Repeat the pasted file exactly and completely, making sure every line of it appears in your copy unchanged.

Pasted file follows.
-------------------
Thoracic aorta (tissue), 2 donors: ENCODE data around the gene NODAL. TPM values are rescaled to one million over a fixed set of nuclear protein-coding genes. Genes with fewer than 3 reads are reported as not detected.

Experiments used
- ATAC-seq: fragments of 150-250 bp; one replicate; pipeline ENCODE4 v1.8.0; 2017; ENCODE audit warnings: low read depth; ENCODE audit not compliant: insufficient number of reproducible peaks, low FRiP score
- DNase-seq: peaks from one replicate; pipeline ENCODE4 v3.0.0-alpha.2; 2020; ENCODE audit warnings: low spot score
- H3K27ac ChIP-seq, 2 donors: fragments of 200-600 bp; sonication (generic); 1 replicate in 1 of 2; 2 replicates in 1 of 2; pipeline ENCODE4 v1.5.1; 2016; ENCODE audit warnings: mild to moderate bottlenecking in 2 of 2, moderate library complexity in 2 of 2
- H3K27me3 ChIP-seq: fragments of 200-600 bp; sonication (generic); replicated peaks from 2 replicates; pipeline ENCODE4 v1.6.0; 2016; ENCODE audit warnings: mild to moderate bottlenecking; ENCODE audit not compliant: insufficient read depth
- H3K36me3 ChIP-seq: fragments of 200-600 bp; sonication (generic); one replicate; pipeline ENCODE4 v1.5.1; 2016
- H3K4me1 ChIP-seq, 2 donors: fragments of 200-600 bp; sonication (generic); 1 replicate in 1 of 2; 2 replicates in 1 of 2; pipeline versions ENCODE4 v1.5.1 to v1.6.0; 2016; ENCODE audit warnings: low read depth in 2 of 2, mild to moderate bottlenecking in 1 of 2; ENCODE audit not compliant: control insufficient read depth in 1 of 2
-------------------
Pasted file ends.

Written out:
Thoracic aorta (tissue), 2 donors: ENCODE data around the gene NODAL. TPM values are rescaled to one million over a fixed set of nuclear protein-coding genes. Genes with fewer than 3 reads are reported as not detected.

Experiments used
- ATAC-seq: fragments of 150-250 bp; one replicate; pipeline ENCODE4 v1.8.0; 2017; ENCODE audit warnings: low read depth; ENCODE audit not compliant: insufficient number of reproducible peaks, low FRiP score
- DNase-seq: peaks from one replicate; pipeline ENCODE4 v3.0.0-alpha.2; 2020; ENCODE audit warnings: low spot score
- H3K27ac ChIP-seq, 2 donors: fragments of 200-600 bp; sonication (generic); 1 replicate in 1 of 2; 2 replicates in 1 of 2; pipeline ENCODE4 v1.5.1; 2016; ENCODE audit warnings: mild to moderate bottlenecking in 2 of 2, moderate library complexity in 2 of 2
- H3K27me3 ChIP-seq: fragments of 200-600 bp; sonication (generic); replicated peaks from 2 replicates; pipeline ENCODE4 v1.6.0; 2016; ENCODE audit warnings: mild to moderate bottlenecking; ENCODE audit not compliant: insufficient read depth
- H3K36me3 ChIP-seq: fragments of 200-600 bp; sonication (generic); one replicate; pipeline ENCODE4 v1.5.1; 2016
- H3K4me1 ChIP-seq, 2 donors: fragments of 200-600 bp; sonication (generic); 1 replicate in 1 of 2; 2 replicates in 1 of 2; pipeline versions ENCODE4 v1.5.1 to v1.6.0; 2016; ENCODE audit warnings: low read depth in 2 of 2, mild to moderate bottlenecking in 1 of 2; ENCODE audit not compliant: control insufficient read depth in 1 of 2